What I learned from the Children’s Community Nursing Team (@wlasinclair)

As a lecturer with an increasing workload, my visits to clinical areas in recent years have become less frequent and have become a functional role of placement audit and problem solving. In an attempt to address this, I arranged to spend the day with a children’s community nursing team. Spending time in this clinical practice setting served several purposes. Firstly I wanted to learn more about the current role of the children’s community nurse and how it might develop in the future. At the university we are currently exploring ways to develop a new curriculum and so I wanted to ensure that children and young people and their health needs are accurately represented. I wanted to ensure that the knowledge and skills we include in our programmes are appropriate to meet the needs of the children, young people and families that we serve. Secondly, I wanted to develop my role with the team and build a stronger relationship between us both so that we can enjoy mutual understanding of roles that I hope will in turn help to inform our curriculum.

My last experience of working with a community children’s nursing team was back in 1997 as a student nurse, on placement with a very newly formed team. I went on to spend most of my nursing life in acute care and education and so it was important for me to begin to understand more about the current role and current service. I learned lots from my time with the team and loved getting out to meet to children and families again. So here are a few things that I learned:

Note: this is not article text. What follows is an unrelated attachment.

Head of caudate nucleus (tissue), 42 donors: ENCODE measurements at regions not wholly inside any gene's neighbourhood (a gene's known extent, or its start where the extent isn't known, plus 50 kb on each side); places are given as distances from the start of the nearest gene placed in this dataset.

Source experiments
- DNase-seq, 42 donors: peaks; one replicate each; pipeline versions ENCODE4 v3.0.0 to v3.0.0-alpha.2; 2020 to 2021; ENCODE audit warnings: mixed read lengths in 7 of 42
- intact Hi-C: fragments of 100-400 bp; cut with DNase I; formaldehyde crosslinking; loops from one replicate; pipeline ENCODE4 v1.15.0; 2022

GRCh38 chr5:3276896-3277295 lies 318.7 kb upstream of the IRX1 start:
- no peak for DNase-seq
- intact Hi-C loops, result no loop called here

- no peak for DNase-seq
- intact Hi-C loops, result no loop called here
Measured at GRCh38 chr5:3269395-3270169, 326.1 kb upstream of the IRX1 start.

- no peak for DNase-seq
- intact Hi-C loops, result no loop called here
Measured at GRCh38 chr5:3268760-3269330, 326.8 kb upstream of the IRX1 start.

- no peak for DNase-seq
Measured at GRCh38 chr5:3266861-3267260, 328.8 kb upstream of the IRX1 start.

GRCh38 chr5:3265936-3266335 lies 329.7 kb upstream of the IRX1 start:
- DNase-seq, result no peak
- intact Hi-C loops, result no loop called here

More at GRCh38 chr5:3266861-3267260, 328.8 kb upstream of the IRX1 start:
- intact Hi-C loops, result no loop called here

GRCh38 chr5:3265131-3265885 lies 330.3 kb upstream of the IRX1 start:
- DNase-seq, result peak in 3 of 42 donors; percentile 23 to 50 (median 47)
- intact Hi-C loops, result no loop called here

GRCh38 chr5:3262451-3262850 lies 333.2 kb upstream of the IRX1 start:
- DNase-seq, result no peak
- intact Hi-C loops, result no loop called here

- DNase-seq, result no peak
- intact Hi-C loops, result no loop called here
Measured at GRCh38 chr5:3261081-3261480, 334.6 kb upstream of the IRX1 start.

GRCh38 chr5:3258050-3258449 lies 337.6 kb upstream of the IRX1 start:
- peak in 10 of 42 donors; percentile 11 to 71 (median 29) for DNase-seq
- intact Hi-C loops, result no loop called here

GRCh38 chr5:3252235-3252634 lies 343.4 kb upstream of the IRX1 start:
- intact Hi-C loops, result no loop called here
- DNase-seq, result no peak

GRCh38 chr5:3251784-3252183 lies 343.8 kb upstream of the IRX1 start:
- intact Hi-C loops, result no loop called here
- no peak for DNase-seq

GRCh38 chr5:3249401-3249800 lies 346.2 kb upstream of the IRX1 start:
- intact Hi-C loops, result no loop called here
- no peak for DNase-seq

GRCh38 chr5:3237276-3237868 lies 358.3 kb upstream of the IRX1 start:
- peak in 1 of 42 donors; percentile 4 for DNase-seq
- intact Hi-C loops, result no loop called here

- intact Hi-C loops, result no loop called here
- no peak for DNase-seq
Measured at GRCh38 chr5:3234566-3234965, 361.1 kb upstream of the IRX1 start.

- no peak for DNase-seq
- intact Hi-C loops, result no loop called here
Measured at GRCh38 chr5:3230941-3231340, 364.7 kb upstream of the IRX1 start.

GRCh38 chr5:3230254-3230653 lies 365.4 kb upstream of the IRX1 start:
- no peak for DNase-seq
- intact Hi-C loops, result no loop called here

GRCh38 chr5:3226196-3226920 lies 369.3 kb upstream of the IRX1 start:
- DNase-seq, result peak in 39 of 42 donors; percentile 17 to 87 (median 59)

• #Hellomynameis

Every single visit began with an introduction. I wasn’t surprised; it’s all I’ve ever known in children’s nursing. We just need to continue to ensure that it remains.

  • Service Hours

The service is available 7 days a week from 8am until Midnight. Home visits and nurse led clinics mean that more than ever, we have to ensure our student nurses develop their independent clinical decision making skills.

  • Technology

The team are using an electronic patient records system. There were problems on the day accessing information, as the system was slow. Referrals were still being received via fax machine. It seems to me that this is an area where we desperately need to develop the use of technology. We also have to develop the digital/tech skills of our student nurses who will then be able to assist with the development of technology that will greatly enhance practice in the future.

  • Health Promotion

Many of the visits were used to provide support and offer advice (in the hope of preventing further hospital admissions). Continuing to provide children and families with access to health information is clearly important, and we have to involve children and families in the development of this.

  • Telephone communication

So much communication took place over the telephone with follow up calls and telephone clinics. Telephone communication training is definitely something we need to consider in our nursing programmes.

  • Service appreciation

At every visit, children and families were grateful and thankful. They appeared to really value the service provided. Our children’s community nursing team certainly do a fantastic job and I hope that investment in services like this will assist with future service development.

Overall, I was pleased to learn that in university we are teaching clinical skills that match with those of the service. My time with the team did however help me to understand the problems faced by community nursing teams and see that they are great problem solvers. I now have several things to think about when I contribute to the development of out future CYP nursing curriculum.

I’d like to thank the children’s community nursing team for making me so welcome and giving me the opportunity and for inviting me to return. This is testament to the team’s commitment to ensuring future services meet the needs of children and families.

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